This past week, Julian Robinson, the parliamentary representative for South East St Andrew and the junior minister for energy and technology, marked his first year as an MP by circulating a report of the things he has done in the constituency since his election.
We do not know what proportion of Mr Robinson's constituents, to whom the document is addressed, has seen the report, which was circulated to journalists and posted on the MP's website. Access to the Internet is likely to be an issue for many of those constituents. We, nonetheless, welcome the effort.
Mr Robinson, of course, is not the first of the current lot of MPs to issue such a report on his activities. For a period after his election to the Central Manchester seat in 2007, Peter Bunting published quarterly reviews in newspapers. He now posts them on his constituency website.
Unfortunately, the actions of Mr Robinson and Mr Bunting are not the norm among parliamentarians. Very few have structured, documentary systems for reporting to their constituents, outside of party meetings, and only a handful maintain websites dedicated to their constituencies.
There is little opportunity, therefore, for constituents, and other interested persons and stakeholders in the matter of good governance, to review and assess an MP's actions and outcomes against his/her promised deliverables.
So, while we do not necessarily agree with a fair bit of what Mr Robinson spent his first year doing - for instance his crowing about getting his hands greasy in the pork fat called the Constituency Development Fund (CDF), albeit primarily for the cause of education - we recommend his and Mr Bunting's approach to other parliamentarians (except that it should be mandatory). Which brings us to the fundamental matter of the roles of MPs and how they should be compensated.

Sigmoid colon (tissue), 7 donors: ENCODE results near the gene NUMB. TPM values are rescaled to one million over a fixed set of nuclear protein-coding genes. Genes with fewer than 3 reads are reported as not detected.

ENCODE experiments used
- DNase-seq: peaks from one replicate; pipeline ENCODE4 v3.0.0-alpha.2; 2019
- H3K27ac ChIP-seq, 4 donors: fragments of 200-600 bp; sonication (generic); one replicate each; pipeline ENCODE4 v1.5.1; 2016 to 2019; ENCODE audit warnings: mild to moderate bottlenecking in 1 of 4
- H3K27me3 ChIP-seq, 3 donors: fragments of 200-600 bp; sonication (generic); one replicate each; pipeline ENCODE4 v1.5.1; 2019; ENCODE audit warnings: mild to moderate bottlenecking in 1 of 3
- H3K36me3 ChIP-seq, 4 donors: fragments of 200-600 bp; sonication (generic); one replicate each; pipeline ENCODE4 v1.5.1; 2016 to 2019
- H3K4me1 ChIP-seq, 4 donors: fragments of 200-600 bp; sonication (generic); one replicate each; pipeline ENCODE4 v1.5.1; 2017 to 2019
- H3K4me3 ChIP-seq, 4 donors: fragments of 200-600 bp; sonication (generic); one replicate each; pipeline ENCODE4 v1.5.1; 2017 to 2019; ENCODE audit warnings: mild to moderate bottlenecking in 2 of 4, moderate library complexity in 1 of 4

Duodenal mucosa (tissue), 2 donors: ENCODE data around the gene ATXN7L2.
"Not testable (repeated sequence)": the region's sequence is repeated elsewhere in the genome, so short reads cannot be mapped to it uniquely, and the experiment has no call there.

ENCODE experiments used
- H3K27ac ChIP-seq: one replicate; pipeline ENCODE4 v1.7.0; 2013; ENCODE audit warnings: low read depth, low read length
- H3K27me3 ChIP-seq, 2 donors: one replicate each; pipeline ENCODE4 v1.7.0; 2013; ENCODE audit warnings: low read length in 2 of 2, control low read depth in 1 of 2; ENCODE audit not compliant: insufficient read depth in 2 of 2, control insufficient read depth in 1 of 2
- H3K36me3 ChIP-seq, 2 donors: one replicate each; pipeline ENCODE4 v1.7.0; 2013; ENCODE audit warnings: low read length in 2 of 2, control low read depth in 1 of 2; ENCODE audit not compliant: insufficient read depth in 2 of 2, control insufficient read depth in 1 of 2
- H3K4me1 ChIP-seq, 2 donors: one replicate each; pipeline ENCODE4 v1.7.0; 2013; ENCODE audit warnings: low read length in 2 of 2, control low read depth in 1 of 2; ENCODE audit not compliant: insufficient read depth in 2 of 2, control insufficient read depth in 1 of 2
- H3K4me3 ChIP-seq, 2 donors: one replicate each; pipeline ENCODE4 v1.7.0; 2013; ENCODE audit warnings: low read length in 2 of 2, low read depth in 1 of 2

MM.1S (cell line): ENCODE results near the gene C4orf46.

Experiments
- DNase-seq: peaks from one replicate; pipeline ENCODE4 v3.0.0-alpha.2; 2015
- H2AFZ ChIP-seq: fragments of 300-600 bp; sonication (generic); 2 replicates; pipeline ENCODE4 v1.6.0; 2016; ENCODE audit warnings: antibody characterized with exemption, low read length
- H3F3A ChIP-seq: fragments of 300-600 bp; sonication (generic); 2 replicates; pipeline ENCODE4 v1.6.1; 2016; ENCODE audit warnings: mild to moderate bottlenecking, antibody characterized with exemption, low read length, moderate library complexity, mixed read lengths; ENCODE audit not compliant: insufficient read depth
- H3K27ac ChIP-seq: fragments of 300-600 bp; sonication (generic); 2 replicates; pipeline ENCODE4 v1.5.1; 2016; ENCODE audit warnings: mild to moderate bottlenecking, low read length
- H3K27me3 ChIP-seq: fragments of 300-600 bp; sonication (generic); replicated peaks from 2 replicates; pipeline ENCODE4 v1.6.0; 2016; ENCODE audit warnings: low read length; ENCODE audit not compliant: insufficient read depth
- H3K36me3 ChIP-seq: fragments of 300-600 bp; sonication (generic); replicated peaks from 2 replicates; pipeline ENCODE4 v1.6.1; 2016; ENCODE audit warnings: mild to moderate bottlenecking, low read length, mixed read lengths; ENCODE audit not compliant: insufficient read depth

We are opposed to the notion of the MP as benevolent and direct deliverer of patronage, which has long been institutionalised in Jamaica - and entrenched via troughs such as the CDF and its predecessor, the Social and Economic Support Programme, over which politicians have easy access, despite the chimera of civil-service oversight. This merging of the roles of legislator, constituency advocate and bureaucrat, with its resultant diminished process of accountability, heightens the opportunity for public corruption or the perception thereof. MPs must craft legislation, agitate on behalf of their constituencies, lobby the political executive for policies favourable to their causes, and then allow, based on the outcome, the public bureaucracy to get on with the job of project implementation and management.
THE TEMPTATION FOR CORRUPTION
Obviously, it is difficult, if not impossible, to legislate morality. But the temptation for corruption, we feel, is lessened if persons, including politicians, are reasonably compensated. There is no gainsaying that Jamaica's MPs are badly paid, especially in the context of what is expected of them and their access to the management of public resources.
We believe, as we have suggested before, that the number of MPs should be sharply reduced and their salaries raised closer to what is realistic and affordable, but linked to specific performance targets such as set out in the 2003 Clarke report. In that event, reports such as Mr Robinson's and Mr Bunting's would be a requirement of all MPs, only that the reporting would have to be more robust.
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